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ESF wants better understanding of the role of marine microbes

The European Science Foundation has highlighted the gaps in knowledge of the marine microorganisms that play a vital role in maintaining the health of the planet.

Its marine science board has produced a position paper, “Marine microbial diversity and its role in ecosystem functioning and environmental change”, which examines the main scientific and societal questions that will drive the European research agenda in this area in future.

The paper provides a road map for guiding future research, according to Frank Oliver Glöckner of the Max Planck Institute for Marine Microbiology in Germany, who is the chairman of the board’s expert working group responsible for the document.

“We have known for some time that marine microorganisms are a crucial component of the Earth’s life-support system. Yet despite their obvious importance, very little is known about them, including how many different types are present in the oceans, what the role of each of them is and even how to define a microbial species,” he said.

Europe has traditionally played a leading role in marine microbial research and the paper shows how the field is advancing rapidly, driven by technological and scientific developments and the problems of global climate change, population growth and over-exploitation of marine resources.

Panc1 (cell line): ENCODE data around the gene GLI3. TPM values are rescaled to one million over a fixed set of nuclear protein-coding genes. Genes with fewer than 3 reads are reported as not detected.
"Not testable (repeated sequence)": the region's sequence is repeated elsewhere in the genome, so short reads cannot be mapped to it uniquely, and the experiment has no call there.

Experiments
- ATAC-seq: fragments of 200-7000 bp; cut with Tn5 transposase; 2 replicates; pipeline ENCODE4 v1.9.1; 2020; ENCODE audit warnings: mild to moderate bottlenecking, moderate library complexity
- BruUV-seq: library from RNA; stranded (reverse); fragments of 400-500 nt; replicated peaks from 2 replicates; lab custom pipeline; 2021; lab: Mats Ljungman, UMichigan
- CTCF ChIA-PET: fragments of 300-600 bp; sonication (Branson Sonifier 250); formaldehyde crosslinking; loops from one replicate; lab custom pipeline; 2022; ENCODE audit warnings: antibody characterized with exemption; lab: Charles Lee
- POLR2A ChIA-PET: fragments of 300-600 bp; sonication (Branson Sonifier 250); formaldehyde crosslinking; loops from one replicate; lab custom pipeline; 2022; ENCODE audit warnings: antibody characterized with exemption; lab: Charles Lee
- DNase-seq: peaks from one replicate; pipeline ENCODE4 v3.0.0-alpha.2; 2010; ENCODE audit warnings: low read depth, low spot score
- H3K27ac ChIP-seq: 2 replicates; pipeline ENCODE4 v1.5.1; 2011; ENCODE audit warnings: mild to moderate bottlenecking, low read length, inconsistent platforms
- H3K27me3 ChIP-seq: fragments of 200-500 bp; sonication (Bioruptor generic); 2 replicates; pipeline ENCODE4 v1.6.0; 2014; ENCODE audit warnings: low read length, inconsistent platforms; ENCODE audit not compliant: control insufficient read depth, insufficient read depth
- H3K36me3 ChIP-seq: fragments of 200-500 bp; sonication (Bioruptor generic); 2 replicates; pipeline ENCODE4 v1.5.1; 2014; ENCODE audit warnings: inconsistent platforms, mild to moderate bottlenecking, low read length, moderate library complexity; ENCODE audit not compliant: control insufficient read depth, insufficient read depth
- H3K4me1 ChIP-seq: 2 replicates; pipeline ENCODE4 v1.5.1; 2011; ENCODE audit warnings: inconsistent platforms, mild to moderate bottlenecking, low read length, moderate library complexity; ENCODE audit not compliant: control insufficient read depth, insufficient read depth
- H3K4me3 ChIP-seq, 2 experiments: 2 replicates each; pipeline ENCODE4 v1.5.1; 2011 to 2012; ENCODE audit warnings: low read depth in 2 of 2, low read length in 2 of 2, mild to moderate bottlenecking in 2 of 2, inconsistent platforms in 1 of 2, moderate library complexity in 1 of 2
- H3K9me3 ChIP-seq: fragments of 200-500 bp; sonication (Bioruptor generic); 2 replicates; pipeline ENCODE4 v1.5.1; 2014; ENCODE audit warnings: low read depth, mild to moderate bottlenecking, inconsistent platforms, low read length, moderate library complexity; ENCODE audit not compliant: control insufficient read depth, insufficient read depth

In order to maintain Europe’s competitiveness in this area of research, it calls for a coordinated, pan-European research programme focused on marine microbiology, but cautions that funds for research alone will not be sufficient. The Marine Board proposes setting up a European repository for cultivated microbial collections and a centre for marine data management to support future research activities.

“The implementation of technologies will generate unprecedented amounts of data. This paper sends the important message that a coordinated European data centre will be essential to ensure that we are able to optimise the use of this data for the benefit of society,” said Kostas Nittis of the Hellenic Centre for Marine Research in Anavyssos, Greece and chairman of the ESF marine board.